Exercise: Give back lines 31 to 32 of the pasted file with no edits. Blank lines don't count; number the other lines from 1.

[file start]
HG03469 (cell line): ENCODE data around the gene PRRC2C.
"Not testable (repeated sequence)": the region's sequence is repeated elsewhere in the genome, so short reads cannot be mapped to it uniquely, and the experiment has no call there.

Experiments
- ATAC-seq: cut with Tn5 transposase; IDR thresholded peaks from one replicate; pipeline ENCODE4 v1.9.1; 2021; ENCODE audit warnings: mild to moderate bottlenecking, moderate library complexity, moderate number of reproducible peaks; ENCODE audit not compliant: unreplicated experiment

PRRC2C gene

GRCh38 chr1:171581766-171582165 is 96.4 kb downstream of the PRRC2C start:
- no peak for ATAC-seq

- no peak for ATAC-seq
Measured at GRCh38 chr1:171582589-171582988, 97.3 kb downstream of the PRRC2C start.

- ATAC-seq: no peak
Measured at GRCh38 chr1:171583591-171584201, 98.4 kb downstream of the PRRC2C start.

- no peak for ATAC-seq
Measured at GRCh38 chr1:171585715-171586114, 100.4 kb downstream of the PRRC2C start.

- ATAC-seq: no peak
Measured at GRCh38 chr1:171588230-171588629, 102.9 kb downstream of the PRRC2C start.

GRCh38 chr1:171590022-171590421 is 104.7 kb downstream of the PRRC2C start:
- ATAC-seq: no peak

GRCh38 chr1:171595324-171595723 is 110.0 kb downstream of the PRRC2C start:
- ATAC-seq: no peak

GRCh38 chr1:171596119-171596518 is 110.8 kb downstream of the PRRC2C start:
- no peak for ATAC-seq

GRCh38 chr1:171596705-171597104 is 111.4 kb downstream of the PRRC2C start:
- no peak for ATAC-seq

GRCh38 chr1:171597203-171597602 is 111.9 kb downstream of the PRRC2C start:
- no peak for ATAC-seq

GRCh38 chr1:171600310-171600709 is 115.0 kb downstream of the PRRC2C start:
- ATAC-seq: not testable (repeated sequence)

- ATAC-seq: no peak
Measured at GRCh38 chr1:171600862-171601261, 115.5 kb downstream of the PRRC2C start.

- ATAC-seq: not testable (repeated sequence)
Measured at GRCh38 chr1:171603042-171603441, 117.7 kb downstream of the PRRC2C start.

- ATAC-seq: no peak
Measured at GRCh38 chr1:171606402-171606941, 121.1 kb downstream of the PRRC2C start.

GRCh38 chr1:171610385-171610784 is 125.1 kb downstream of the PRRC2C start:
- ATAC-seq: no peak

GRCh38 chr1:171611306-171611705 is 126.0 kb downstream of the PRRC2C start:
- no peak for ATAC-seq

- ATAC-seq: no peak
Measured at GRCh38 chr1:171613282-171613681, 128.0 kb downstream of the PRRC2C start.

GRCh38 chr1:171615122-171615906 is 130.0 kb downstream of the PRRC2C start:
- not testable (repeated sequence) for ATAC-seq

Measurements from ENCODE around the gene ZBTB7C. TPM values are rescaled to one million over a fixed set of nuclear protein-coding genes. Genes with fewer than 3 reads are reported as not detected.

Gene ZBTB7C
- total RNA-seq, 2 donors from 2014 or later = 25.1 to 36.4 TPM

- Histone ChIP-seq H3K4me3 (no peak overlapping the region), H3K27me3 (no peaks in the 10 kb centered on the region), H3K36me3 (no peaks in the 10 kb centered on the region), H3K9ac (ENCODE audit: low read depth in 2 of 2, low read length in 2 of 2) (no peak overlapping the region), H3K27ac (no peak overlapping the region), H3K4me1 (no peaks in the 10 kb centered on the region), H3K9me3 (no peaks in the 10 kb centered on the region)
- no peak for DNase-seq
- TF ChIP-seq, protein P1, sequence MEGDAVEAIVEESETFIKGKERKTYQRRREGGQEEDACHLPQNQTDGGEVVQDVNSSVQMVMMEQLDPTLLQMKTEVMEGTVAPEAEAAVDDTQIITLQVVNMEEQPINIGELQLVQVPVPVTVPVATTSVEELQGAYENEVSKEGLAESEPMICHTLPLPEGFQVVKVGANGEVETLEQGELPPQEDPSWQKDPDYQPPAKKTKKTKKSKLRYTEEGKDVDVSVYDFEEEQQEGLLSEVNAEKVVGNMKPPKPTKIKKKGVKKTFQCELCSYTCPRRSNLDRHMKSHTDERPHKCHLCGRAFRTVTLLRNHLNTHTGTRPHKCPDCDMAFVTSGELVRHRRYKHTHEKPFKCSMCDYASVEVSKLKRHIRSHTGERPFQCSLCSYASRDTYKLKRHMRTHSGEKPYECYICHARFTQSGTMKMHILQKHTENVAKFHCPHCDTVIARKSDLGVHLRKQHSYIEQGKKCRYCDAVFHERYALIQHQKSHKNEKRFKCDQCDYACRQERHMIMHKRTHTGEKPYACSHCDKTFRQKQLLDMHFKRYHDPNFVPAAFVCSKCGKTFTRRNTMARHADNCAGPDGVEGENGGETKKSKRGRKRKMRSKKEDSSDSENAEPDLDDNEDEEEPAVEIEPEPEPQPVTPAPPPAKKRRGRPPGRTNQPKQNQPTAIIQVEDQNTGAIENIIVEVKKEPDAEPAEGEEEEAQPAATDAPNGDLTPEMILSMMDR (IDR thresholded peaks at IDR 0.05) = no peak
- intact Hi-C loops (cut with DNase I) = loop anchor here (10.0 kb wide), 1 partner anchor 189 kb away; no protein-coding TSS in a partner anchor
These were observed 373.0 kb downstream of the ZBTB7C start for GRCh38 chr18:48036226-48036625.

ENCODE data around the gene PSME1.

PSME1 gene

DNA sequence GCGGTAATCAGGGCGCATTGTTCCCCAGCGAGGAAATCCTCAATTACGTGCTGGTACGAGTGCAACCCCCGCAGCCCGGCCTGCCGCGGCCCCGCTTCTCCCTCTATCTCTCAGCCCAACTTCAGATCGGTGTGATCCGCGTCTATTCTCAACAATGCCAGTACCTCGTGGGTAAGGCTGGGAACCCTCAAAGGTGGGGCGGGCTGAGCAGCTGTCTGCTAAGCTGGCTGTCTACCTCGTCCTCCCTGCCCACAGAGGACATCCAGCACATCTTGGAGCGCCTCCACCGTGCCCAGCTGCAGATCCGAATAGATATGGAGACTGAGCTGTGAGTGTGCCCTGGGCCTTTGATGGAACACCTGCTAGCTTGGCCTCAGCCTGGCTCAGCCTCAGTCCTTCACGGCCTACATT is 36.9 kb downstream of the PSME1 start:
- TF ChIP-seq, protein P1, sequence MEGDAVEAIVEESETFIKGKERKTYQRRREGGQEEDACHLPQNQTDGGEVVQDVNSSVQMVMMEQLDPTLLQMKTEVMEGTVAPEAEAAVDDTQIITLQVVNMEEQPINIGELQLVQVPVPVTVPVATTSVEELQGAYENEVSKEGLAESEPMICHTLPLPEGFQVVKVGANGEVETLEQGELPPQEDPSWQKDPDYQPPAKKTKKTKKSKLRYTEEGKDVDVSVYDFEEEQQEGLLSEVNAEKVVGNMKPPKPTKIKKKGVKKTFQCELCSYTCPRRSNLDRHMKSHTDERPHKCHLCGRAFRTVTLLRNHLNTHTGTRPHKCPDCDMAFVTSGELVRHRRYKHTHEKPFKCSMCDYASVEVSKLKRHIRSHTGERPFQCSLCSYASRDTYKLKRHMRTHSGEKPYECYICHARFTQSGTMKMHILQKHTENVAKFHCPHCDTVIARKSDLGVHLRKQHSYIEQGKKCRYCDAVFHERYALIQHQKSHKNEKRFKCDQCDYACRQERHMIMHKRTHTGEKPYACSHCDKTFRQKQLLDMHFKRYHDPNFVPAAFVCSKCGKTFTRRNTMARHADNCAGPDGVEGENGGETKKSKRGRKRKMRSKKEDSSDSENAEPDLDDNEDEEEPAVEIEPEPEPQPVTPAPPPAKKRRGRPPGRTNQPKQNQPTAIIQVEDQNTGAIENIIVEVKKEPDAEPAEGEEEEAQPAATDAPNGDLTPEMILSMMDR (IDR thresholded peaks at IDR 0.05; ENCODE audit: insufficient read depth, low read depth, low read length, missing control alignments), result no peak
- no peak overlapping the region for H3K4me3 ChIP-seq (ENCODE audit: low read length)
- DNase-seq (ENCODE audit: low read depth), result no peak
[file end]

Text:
Measured at GRCh38 chr1:171603042-171603441, 117.7 kb downstream of the PRRC2C start.

- ATAC-seq: no peak